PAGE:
Once you have your post cards, head up to the post office building to not only mail them but to visit Island Bound Bookstore and Jessie Edwards Gallery.
At the Jessie Edwards Gallery you’ll find some of the finest art on Block Island. There are classic prints by Sandra Swan, and new works by several artists including Kate Knapp, Sarah Bird, and maritime artist William Hall. What’s catching our eye this year? Handcrafted Landrum tables, some of which are made from driftwood collected right here on the shores of Block Island.
Downstairs is Island Bound Bookstore, which has, this year, started a new tradition — their very own lobster pot Christmas tree. Smaller than the one down the road, it is hung with presents and is topped with a sign reading “Trapped in a book.” Of course, books are what you’ll find inside. The latest works by Margaret Attwood, Malcolm Gladwell, Ann Patchett, and Anonymous are just waiting to be picked up and read. For kids there’s the latest in the “Diary of a Wimpy Kid” series, and many Find Out! books. But there’s much more – art supplies, cards, old-fashioned board games, and puzzles. This is the third year that Island Bound has commissioned a puzzle featuring the artwork of Sharon Lehman and this year, wait for it, it is a painting of Block Island’s signature Lobster Pot tree.
Stroll back down to Rebecca and head down Water Street where you’ll find something new this year: “pop up stores.” Housed in the building that bears its name with Odd Fellows Café, where you can grab some coffee and a snack, are four mini-stores. Two of them are satellite stores for Adrift Eco Boutique and Wildflowers. One features locally made beauty products from Island Mist — try the lip balm — and one is the brand-new venture of Emma Rose Frageau, Stems Gourmet. Stems Gourmet will feature canned, homemade pestos and sauces, including Apple Dragon and Smokey and the Pineapple barbeque sauces. She’ll also bake you a custom pie or other dessert. Call her at (854) 541-6686 to place an order.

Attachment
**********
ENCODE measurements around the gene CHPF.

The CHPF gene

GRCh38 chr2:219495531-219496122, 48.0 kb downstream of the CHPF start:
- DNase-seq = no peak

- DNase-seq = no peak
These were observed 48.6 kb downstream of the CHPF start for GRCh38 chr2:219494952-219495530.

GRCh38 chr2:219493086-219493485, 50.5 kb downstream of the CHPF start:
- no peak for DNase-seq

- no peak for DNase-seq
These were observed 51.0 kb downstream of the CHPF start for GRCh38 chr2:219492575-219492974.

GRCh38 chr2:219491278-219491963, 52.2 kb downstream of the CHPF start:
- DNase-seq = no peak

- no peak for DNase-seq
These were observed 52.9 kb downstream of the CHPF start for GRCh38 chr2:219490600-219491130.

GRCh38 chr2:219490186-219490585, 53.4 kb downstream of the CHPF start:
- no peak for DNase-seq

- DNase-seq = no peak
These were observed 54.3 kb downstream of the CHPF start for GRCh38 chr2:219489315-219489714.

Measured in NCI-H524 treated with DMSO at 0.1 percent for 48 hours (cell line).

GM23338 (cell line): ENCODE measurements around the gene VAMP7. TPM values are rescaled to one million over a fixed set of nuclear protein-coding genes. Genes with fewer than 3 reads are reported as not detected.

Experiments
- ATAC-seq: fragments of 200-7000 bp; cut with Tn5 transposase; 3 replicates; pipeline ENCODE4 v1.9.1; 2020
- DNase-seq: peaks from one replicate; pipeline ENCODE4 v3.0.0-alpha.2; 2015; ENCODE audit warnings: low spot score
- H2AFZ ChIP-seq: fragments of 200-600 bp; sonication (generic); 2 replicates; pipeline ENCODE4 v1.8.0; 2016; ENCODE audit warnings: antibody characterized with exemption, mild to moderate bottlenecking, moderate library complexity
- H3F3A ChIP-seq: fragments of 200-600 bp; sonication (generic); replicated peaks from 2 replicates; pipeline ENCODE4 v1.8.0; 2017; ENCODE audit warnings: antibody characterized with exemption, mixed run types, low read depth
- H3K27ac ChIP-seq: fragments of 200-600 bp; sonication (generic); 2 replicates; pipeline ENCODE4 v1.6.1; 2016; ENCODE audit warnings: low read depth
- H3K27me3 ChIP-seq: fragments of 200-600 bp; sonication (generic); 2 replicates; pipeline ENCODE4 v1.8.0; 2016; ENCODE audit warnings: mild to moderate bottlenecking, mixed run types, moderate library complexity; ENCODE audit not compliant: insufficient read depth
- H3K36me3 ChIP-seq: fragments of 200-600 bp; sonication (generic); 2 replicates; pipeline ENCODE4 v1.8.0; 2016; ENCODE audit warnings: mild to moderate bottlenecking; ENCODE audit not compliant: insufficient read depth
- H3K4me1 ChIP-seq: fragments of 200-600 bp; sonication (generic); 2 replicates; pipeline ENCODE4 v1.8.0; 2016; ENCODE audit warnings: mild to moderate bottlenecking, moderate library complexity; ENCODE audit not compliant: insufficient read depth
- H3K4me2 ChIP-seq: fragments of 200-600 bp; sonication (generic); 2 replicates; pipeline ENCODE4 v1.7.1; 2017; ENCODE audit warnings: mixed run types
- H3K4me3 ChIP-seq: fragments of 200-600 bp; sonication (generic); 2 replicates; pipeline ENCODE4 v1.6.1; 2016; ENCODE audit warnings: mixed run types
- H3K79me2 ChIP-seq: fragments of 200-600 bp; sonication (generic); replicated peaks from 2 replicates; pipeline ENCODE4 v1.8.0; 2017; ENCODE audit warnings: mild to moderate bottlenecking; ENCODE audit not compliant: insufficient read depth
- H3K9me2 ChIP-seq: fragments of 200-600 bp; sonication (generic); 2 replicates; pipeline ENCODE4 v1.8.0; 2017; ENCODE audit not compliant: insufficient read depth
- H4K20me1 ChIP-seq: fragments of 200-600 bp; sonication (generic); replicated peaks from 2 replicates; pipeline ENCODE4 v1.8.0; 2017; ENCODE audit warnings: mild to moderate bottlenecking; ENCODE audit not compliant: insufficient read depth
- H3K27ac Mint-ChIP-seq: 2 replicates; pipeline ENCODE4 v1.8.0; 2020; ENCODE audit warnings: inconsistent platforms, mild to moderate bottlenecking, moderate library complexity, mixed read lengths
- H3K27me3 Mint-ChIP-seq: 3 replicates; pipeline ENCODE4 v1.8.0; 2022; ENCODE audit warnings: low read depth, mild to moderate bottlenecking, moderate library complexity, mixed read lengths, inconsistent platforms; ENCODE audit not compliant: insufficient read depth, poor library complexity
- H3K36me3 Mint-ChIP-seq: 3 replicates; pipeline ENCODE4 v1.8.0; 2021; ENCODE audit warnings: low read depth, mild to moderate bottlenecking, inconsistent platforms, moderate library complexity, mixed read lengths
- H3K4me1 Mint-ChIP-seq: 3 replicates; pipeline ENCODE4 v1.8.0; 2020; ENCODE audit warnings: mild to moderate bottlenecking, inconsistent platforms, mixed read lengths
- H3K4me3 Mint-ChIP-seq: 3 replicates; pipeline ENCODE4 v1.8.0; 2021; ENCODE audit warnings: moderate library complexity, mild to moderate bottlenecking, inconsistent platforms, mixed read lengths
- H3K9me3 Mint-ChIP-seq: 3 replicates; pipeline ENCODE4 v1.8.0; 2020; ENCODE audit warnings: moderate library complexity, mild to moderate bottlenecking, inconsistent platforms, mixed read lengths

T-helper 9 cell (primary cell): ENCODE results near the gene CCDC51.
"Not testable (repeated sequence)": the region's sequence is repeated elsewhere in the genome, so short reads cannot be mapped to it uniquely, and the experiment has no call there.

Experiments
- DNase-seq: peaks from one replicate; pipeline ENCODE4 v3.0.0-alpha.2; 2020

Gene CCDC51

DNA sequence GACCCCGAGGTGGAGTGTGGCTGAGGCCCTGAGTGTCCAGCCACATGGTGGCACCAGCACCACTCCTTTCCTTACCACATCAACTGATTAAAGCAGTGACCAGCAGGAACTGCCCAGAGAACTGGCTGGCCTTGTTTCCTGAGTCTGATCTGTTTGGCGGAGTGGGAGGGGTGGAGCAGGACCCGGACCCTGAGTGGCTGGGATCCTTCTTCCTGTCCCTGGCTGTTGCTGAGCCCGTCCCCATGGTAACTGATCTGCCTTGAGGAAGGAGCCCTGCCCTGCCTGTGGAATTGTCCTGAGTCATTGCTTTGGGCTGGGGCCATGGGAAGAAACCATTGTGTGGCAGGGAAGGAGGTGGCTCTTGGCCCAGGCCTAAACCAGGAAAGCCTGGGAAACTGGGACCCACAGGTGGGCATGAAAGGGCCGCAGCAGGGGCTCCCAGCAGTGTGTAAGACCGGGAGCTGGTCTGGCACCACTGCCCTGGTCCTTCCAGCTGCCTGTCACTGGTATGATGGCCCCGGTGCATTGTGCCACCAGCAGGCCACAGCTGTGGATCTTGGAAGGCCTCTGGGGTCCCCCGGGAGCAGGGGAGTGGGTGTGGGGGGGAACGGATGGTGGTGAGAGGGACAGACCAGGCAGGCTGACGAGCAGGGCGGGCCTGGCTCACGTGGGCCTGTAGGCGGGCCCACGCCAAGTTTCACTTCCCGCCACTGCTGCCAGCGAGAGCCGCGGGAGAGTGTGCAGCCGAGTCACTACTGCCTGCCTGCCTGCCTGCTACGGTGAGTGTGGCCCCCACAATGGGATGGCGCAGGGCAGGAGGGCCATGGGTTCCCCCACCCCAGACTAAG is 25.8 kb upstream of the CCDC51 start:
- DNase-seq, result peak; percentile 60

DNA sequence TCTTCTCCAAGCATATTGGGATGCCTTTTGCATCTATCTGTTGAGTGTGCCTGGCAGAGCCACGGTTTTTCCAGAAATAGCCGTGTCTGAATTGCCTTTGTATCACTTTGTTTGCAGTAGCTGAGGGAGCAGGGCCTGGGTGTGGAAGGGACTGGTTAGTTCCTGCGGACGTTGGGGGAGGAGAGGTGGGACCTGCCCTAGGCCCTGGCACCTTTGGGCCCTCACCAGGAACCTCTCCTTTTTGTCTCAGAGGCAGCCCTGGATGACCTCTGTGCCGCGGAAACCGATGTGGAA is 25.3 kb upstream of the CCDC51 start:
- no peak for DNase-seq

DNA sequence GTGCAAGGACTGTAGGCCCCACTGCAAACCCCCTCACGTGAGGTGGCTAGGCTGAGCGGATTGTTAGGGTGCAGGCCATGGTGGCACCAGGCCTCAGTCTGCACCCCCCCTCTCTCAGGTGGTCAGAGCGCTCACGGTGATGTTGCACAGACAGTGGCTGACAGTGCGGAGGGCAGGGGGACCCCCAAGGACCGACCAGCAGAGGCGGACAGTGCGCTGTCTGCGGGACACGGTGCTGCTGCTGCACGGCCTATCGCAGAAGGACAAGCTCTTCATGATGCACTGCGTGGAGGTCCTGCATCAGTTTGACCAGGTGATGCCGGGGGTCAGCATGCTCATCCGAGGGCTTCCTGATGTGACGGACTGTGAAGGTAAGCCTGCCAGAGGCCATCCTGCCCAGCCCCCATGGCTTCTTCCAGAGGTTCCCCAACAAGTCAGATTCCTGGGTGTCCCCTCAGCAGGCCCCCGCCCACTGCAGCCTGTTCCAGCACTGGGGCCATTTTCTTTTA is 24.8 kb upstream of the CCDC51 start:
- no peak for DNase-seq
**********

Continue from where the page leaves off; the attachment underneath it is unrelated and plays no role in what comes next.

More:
After indulging in a sugary treat, you might want to brush your teeth. Adrift Eco Boutique has just the thing — a bamboo toothbrush. We’ve heard about these elusive, eco-friendly (read non-plastic) brushes, but never actually seen them in a store. At $6 for a child-sized, and $7 for adult, this one is a sure stocking stuffer.
Like many others, Glass Onion owner Mary Anderson makes the most of what, from the outside, looks like a tiny space. Even in the dimness, something particularly colorful jumps out. Mittens! Some are wool. Some are silk, and all come with a cozy fleece lining. Made in Nepal, there’s a variety of color combos, and some have matching hats. At $18.99 per pair, they’re perfect for a winter walk.